Flight Into the Maelstrom: Soviet Immigration to Israel
and Middle East Peace
By John Quigley, Ithaca Press, 1997, 256 pp. List: $40;
Reviewed by Michael S. Lee
April/May 1999, pages 122-124
Beginning in the late 1980s, as the Soviet Union weakened and then collapsed, large numbers of Jews began to leave the several Soviet republics for various locales, chief among them, Israel. The consequences were
far-reaching. Many of these new arrivals to the Jewish state came to feel that they were being used as
pawns by those within Israel who wanted to tip the demographic balance within the West Bank decisively in favor of the Jews at the expense of the Palestinian population.
John Quigley addresses this complex topic in a very unique and engrossing style in Flight Into The Maelstrom. The book allows the reader to see the problems which developed within both Israel and the occupied territories through the eyes of a fictional Palestinian couple and a Soviet-Jewish immigrant family, both living in East Jerusalem, and the people who interact with them. Quigley notes that he based these characters on real people and their actual experiences, and that he employed this method to protect the identities of those who have suffered much pain and hardship over the years on both sides.
Quigley also writes in detail on the history of the Zionist conquest of Palestine from the late 19th century up until the present. He makes the case that the settling of Soviet immigrants in the West Bank at the expense of the indigenous Palestinian population was simply the latest in a long history of activities intended to solidify the hold of Zionist Jews on the homeland of the Palestinian people, and to make it increasingly difficult for any Israeli government to relinquish any part of that homeland to form a Palestinian state.
Documenting this case, Quigley quotes New York Times publisher Arthur Sulzberger, who stated at the end of World War II that the Jews of Europe were "helpless hostages for whom statehood has been made the only ransom," by efforts of the Jewish Agency to limit their migration to any place but Palestine.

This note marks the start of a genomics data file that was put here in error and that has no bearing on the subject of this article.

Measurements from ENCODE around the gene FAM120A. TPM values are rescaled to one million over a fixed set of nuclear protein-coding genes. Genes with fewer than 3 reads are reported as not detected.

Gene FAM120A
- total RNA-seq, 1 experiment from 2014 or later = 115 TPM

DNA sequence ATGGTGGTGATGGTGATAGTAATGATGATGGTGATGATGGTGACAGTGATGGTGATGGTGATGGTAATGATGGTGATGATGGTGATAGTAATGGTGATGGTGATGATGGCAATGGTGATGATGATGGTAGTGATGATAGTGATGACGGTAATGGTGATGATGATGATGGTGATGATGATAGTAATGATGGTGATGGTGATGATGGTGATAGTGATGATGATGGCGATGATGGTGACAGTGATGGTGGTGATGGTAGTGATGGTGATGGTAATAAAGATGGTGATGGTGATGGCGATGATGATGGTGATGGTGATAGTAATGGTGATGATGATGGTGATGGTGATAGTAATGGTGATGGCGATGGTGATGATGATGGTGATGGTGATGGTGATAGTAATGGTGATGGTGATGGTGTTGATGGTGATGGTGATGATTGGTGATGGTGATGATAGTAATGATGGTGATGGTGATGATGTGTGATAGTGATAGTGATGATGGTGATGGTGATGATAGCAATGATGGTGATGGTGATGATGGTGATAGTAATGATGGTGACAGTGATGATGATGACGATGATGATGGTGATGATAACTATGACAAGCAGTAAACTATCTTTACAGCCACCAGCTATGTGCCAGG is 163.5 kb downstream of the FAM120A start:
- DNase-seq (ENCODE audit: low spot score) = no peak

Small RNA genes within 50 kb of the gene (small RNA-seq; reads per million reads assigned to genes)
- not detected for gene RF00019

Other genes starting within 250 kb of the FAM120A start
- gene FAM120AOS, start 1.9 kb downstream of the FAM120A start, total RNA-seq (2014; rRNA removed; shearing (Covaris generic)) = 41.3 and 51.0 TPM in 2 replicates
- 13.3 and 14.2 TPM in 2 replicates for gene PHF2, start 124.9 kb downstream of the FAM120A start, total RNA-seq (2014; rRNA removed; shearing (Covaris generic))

Support by the United States during the late 1980s and early 1990s for this policy by restricting the number of Soviet Jews who could immigrate into the U.S., which was actually the first choice of virtually all of them,
is also documented in Quigley’s book. On the whole, it is a very damning piece of scholarship, which makes no bones about the fact that Israel forced unwilling Soviet Jews to come to Israel in order to drive even more Palestinians from their land.
Quigley also recounts how this policy kept many Palestinian refugees from being able to re-enter the land of their birth. Such is the plight of a Palestinian refugee in Lebanon who asks, "Under what justice can a Russian Jew go to a Palestine he has never seen, while we who were born there must remain as refugees?"
For anyone who seeks proof of Zionism’s ruthless efforts to rid the Holy Land of as many Palestinians as possible so that Jews might have it all, Flight Into the Maelstrom is indispensable.
Michael S. Lee is the director of the AET Book Club